AK: As a former children’s bookseller who specialized in witchy fiction, I am book-obsessed too! I am also an indecisive Libra, so this is a hard one, but if I had to pick one favorite witchy author, I’d choose Alice Hoffman – she writes incredible magical fiction for children, teens, and adults. Choose any of her books blindfolded and you cannot go wrong. And because I am a big poetry lover, I want to mention Dorothea Lasky, whose writing reveals the deep connection between poetry and witchcraft. My favorite witchy book of all time is probably The Witch of Blackbird Pond by Elizabeth George Speare, which is slightly ironic because none of the characters in it are literal witches, but it introduces the archetype so beautifully – witches are strong, independent, complex, curious women rather than evil baby-eaters. It lyrically conveys the traumatic history witches have endured, while also celebrating the deep power of a word that is now so rightfully being reclaimed by magical folks of all genders.
Q: What advice would you give for parents who are interested in introducing their little witchlings to your book?
AK: Follow their lead. Because intuition is so important to witchcraft, let them decide where they want to start. This may be at the beginning of the book or the end, with solo spells or group magic, with simple imagination-based play or with more in-depth spells that require certain materials. Encourage creativity and adaptation – these spells are meant to be customized to every witchling’s individual needs. Feed their magical interests by giving them witchy books to read, especially ones that feature witches in a positive light. Perhaps develop a ritual together, where you perform a spell together every full and new moon, or to commemorate every major pagan holiday.
Q: What is on the horizon for you? Any exciting projects in the works that you can share (no spoilers, of course!)?
AK: I am launching a new project called Little Witchery, a magical community for children and adults. I’ll be offering classes, videos, blog posts, and one-on-one magical consultations and coaching sessions. It’ll also have an apothecary shop component, where I will sell “Little Witch Starter Kits,” flower essences, baths, tinctures, and other magical items. As far as my writing goes, all I’ll say now is that I’m working on a new full-length project based around kitchen witchery.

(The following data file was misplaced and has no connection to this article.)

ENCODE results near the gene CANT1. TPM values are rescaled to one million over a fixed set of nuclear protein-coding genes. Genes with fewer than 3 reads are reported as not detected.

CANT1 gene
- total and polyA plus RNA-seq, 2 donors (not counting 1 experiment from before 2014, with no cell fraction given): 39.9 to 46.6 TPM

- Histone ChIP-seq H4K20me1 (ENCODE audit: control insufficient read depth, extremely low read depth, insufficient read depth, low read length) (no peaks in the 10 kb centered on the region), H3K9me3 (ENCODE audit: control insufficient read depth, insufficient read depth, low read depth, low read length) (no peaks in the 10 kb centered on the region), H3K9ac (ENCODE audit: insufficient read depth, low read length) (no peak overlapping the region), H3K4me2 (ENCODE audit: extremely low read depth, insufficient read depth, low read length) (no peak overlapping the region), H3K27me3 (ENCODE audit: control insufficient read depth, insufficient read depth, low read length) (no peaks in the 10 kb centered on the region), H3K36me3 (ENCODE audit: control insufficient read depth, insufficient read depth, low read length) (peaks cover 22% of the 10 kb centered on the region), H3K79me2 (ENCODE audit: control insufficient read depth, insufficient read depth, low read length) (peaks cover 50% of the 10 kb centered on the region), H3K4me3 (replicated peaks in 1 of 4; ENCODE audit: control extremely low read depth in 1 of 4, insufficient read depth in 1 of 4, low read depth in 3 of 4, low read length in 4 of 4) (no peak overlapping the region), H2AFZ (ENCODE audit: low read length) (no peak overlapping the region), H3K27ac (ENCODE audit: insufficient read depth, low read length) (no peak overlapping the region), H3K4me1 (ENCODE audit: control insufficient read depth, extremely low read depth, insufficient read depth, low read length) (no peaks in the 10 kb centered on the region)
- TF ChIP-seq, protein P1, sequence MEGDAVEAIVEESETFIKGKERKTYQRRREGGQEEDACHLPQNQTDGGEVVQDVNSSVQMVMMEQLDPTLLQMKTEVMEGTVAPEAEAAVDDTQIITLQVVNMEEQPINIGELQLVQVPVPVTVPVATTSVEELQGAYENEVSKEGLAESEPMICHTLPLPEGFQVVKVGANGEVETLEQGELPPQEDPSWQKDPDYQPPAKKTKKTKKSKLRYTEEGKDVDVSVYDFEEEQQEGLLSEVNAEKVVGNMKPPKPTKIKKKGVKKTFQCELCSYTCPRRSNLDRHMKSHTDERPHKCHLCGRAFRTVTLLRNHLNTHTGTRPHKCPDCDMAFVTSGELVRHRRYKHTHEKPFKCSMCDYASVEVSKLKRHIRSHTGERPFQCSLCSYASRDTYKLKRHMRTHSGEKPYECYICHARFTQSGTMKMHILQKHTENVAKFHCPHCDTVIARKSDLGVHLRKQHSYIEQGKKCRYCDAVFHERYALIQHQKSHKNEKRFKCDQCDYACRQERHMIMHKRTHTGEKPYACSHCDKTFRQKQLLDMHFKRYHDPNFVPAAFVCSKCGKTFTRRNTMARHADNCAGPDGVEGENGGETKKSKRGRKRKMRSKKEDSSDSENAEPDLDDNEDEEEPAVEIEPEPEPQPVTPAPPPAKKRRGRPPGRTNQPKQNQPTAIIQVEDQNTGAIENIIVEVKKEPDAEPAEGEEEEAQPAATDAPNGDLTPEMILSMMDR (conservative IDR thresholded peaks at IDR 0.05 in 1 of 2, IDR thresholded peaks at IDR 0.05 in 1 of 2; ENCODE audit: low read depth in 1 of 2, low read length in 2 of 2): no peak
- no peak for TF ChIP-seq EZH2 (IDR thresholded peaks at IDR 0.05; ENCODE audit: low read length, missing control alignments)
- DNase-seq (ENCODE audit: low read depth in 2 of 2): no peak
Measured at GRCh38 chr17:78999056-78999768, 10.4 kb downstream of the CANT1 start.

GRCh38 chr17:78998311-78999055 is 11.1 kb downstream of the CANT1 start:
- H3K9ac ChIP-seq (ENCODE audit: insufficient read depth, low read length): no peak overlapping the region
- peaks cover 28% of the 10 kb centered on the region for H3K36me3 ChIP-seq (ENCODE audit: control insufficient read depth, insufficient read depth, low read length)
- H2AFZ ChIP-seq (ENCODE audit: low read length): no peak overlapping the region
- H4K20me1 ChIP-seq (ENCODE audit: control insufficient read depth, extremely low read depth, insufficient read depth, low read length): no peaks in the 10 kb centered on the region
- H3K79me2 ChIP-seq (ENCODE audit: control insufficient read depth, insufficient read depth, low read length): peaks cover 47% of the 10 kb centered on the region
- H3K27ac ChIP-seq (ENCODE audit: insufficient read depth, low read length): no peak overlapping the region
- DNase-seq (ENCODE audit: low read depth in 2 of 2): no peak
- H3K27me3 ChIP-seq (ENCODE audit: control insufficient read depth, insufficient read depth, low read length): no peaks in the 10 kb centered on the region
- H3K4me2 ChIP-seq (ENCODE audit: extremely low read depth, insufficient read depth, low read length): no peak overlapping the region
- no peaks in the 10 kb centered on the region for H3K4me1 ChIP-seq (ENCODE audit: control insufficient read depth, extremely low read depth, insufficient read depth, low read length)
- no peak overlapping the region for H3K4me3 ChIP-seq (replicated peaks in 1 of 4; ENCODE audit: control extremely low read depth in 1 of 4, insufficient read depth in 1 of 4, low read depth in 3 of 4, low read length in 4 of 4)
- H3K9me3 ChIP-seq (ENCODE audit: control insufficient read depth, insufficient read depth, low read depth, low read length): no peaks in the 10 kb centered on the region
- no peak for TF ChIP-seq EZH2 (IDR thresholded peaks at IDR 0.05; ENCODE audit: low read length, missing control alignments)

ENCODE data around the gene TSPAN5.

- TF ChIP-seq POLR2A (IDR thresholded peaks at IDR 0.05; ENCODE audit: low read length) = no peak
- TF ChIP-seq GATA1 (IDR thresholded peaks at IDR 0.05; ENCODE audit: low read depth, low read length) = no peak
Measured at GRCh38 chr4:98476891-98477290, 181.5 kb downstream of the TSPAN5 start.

Q: Do you have any advice you’d like to share with new witches (of any age)?
AK: There are a lot of messages in our culture that pressure us to question our own magical power. We’re taught to prioritize logical thinking over intuition, to value facts over mystery, to dismiss the powers of our daydreams and nightdreams. We don’t have to live this way. We don’t have to choose between being magical and being grounded. Witchcraft is practical. It really works. By choosing to unlearn these limiting messages, we can live a more fulfilling and mystical life. We can daydream and manifest our desires into reality by tapping into the imaginative powers we’ve possessed since we were kids playing “pretend.” It all starts with how you reframe your daily life. Don’t forget that anything you do can be inherently magical.
Thank you, Ariel!
Ariel Kusby is a writer and witch based in Portland, Oregon. She is the author of The Little Witch’s Book of Spells (Chronicle Books, August 2020), a magical handbook for children 8 to 12 years old. She lives and writes in an old house with an enchanted garden, where she practices practical, play-based witchery and folk herbalism.